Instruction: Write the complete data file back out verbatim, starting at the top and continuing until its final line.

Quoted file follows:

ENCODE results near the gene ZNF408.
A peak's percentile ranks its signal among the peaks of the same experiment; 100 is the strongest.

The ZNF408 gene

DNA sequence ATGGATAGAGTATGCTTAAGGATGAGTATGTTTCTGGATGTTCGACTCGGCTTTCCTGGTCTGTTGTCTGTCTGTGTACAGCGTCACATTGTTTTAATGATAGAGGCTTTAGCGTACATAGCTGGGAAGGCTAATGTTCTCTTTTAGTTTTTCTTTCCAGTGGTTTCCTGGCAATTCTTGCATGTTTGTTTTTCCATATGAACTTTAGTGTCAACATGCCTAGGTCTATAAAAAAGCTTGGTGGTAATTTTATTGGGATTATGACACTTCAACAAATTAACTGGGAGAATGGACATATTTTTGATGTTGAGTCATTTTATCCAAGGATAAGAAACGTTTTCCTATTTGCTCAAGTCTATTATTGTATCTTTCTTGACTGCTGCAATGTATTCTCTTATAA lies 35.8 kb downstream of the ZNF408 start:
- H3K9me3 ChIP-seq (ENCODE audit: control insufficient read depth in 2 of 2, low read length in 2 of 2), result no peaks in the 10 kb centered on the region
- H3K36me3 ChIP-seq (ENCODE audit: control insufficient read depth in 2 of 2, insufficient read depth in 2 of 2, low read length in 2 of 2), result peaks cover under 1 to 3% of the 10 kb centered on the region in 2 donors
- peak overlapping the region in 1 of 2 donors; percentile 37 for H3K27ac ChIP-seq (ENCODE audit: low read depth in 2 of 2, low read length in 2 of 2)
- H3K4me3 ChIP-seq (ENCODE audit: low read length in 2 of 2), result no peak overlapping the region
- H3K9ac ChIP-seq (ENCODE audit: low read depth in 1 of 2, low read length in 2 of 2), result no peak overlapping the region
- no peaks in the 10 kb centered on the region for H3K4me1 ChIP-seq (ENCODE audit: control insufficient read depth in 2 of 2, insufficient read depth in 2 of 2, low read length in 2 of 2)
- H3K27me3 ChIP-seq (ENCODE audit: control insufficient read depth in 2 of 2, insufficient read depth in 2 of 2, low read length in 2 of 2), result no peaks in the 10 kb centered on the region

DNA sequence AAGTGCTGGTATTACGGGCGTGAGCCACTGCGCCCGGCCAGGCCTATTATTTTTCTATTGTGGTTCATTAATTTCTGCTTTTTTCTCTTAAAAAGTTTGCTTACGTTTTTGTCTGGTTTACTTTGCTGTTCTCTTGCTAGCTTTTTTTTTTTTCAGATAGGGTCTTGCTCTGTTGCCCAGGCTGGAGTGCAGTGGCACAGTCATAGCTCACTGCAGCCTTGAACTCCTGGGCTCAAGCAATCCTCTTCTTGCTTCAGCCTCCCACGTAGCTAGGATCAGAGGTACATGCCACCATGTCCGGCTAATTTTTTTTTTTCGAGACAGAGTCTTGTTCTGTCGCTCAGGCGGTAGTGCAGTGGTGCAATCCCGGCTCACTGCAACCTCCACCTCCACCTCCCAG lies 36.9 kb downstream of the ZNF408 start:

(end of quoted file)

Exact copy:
ENCODE results near the gene ZNF408.
A peak's percentile ranks its signal among the peaks of the same experiment; 100 is the strongest.

The ZNF408 gene

DNA sequence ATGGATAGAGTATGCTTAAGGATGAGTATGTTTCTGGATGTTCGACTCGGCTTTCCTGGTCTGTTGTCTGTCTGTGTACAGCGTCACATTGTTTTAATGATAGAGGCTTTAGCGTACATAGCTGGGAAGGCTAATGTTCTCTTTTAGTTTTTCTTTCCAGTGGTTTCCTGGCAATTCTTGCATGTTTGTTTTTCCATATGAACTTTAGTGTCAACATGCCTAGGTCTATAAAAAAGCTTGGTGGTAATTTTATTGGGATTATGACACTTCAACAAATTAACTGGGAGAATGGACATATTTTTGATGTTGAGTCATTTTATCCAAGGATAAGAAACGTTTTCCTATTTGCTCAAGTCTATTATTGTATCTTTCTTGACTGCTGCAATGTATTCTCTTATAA lies 35.8 kb downstream of the ZNF408 start:
- H3K9me3 ChIP-seq (ENCODE audit: control insufficient read depth in 2 of 2, low read length in 2 of 2), result no peaks in the 10 kb centered on the region
- H3K36me3 ChIP-seq (ENCODE audit: control insufficient read depth in 2 of 2, insufficient read depth in 2 of 2, low read length in 2 of 2), result peaks cover under 1 to 3% of the 10 kb centered on the region in 2 donors
- peak overlapping the region in 1 of 2 donors; percentile 37 for H3K27ac ChIP-seq (ENCODE audit: low read depth in 2 of 2, low read length in 2 of 2)
- H3K4me3 ChIP-seq (ENCODE audit: low read length in 2 of 2), result no peak overlapping the region
- H3K9ac ChIP-seq (ENCODE audit: low read depth in 1 of 2, low read length in 2 of 2), result no peak overlapping the region
- no peaks in the 10 kb centered on the region for H3K4me1 ChIP-seq (ENCODE audit: control insufficient read depth in 2 of 2, insufficient read depth in 2 of 2, low read length in 2 of 2)
- H3K27me3 ChIP-seq (ENCODE audit: control insufficient read depth in 2 of 2, insufficient read depth in 2 of 2, low read length in 2 of 2), result no peaks in the 10 kb centered on the region

DNA sequence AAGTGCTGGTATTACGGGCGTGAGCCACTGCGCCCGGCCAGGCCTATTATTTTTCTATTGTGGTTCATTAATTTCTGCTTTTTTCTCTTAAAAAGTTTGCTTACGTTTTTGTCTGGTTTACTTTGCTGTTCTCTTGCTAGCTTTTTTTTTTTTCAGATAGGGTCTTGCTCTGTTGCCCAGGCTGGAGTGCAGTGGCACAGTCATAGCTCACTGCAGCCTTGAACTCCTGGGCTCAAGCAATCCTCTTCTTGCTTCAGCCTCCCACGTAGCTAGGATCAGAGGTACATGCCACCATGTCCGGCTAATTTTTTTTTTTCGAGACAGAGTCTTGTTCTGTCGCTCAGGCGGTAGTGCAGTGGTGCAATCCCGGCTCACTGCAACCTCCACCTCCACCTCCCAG lies 36.9 kb downstream of the ZNF408 start: